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    This study aimed to examine the potential feasibility of an online hypnotic intervention for women with persistent pelvic pain. The secondary aim was to explore the effect of the hypnosis intervention on anxiety, depression, pain severity, coping, pain catastrophizing, and pain disability in comparison to a no-intervention control. Twenty women with persistent pelvic pain completed assessment questionnaires and were recruited from a variety of social media sites related to persistent pelvic pain and randomized to either control or hypnotic intervention groups. The intervention group completed a 7-week online hypnotic intervention. Results found a 30% dropout rate and modest compliance (90%-40%) with practice of audio recordings. Comments from the 7 participants who completed the hypnosis intervention indicated it was acceptable. Significant reductions in screening measures of anxiety and depression were found; however, there were no significant effects shown for pain severity, avoidant coping, pain catastrophizing, or pain disability. The intervention is potentially feasible, but further refinement and optimization is needed to increase retention, compliance, and potential effects.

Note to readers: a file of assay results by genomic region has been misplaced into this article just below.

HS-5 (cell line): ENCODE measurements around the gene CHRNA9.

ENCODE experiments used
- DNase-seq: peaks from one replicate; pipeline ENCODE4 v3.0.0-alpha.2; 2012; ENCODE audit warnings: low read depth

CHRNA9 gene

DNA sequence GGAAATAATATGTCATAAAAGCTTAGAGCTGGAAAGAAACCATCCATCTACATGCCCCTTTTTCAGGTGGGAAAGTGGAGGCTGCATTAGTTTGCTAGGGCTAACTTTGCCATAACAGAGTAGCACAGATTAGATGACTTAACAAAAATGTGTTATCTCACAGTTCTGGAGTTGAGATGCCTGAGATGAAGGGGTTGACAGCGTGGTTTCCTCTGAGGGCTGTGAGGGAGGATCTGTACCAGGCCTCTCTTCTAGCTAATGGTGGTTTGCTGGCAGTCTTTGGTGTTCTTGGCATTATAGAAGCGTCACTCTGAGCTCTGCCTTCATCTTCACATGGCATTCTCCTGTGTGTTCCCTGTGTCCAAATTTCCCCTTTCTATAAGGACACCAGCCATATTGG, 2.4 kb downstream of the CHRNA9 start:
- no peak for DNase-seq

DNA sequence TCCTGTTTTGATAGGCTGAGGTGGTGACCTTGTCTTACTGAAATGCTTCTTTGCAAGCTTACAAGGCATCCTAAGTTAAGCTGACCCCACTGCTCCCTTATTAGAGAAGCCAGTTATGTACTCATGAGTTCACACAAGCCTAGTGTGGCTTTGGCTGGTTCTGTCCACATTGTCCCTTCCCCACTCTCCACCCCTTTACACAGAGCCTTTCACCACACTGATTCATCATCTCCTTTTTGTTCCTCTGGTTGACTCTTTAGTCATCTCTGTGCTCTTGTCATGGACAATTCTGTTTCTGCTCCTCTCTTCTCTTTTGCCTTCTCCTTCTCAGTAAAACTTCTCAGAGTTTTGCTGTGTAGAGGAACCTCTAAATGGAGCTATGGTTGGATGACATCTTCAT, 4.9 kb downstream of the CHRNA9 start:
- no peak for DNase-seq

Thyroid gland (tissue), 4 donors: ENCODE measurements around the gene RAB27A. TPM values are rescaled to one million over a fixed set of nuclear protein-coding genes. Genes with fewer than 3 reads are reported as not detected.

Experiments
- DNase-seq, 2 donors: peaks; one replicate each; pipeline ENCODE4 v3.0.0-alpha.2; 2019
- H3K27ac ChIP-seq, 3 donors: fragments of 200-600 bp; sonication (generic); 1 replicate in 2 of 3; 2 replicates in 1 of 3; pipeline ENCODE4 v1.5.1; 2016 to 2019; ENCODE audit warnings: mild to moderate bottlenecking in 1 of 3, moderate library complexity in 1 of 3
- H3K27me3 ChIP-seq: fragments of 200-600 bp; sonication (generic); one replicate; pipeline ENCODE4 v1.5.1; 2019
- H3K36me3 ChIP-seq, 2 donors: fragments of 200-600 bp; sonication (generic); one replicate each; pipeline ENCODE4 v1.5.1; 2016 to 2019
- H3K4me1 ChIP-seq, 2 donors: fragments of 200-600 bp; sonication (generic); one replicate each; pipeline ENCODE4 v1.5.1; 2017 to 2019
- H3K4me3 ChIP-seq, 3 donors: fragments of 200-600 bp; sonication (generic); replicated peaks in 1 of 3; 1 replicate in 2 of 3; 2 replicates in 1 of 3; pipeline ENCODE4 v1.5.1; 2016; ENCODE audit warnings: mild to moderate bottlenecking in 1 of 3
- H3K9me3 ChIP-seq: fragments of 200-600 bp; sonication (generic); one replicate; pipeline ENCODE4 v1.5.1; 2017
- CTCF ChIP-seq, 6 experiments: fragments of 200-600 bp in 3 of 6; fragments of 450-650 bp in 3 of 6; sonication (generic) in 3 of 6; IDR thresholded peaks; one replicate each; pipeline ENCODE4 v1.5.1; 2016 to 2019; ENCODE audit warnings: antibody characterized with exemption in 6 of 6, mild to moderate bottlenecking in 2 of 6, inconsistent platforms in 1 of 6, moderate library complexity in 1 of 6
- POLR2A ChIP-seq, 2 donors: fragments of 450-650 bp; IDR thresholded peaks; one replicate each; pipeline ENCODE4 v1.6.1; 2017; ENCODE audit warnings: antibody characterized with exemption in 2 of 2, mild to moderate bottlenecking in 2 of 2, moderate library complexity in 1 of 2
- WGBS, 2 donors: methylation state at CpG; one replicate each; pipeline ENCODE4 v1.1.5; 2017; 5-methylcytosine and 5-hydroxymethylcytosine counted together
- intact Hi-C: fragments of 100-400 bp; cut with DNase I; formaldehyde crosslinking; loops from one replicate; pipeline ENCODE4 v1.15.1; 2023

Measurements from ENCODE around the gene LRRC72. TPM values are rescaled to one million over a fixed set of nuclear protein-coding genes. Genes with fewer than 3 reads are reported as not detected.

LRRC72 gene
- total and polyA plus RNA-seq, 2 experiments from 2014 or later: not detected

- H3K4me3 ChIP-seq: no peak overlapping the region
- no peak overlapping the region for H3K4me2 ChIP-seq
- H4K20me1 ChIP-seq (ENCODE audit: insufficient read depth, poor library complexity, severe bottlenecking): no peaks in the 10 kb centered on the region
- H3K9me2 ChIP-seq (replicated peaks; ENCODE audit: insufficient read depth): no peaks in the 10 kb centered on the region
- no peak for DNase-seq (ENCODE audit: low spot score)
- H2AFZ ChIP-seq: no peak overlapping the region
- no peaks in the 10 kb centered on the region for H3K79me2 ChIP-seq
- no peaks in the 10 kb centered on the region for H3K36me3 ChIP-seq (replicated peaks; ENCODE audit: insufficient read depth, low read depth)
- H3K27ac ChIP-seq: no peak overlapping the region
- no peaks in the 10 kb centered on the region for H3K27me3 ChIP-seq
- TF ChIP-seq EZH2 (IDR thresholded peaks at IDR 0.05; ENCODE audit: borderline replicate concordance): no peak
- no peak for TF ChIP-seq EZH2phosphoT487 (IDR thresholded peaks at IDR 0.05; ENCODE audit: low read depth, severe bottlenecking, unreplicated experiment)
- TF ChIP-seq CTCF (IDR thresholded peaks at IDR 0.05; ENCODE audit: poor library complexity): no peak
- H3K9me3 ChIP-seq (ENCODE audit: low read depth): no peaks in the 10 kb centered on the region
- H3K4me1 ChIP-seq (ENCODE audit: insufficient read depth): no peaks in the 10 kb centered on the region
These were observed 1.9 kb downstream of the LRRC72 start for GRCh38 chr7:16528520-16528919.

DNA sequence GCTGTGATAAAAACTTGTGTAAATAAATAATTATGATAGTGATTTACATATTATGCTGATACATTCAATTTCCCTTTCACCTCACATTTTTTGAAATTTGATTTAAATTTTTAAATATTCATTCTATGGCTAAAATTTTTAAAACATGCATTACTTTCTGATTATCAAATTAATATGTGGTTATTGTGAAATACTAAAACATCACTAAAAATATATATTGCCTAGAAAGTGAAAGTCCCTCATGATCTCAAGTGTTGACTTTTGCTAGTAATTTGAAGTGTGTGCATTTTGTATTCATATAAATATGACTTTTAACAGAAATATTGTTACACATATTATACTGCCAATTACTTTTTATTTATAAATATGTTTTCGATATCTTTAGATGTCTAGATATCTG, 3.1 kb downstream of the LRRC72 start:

Tiffany Brooks, Rebecca Sharp, Susan Evans, Sonia Scharfbillig, John Baranoff, Adrian Esterman. Potential Feasibility of an Online Hypnosis Intervention for Women with Persistent Pelvic Pain. The International journal of clinical and experimental hypnosis. 2022 Apr-Jun;70(2):196-207

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    PMID: 35344474

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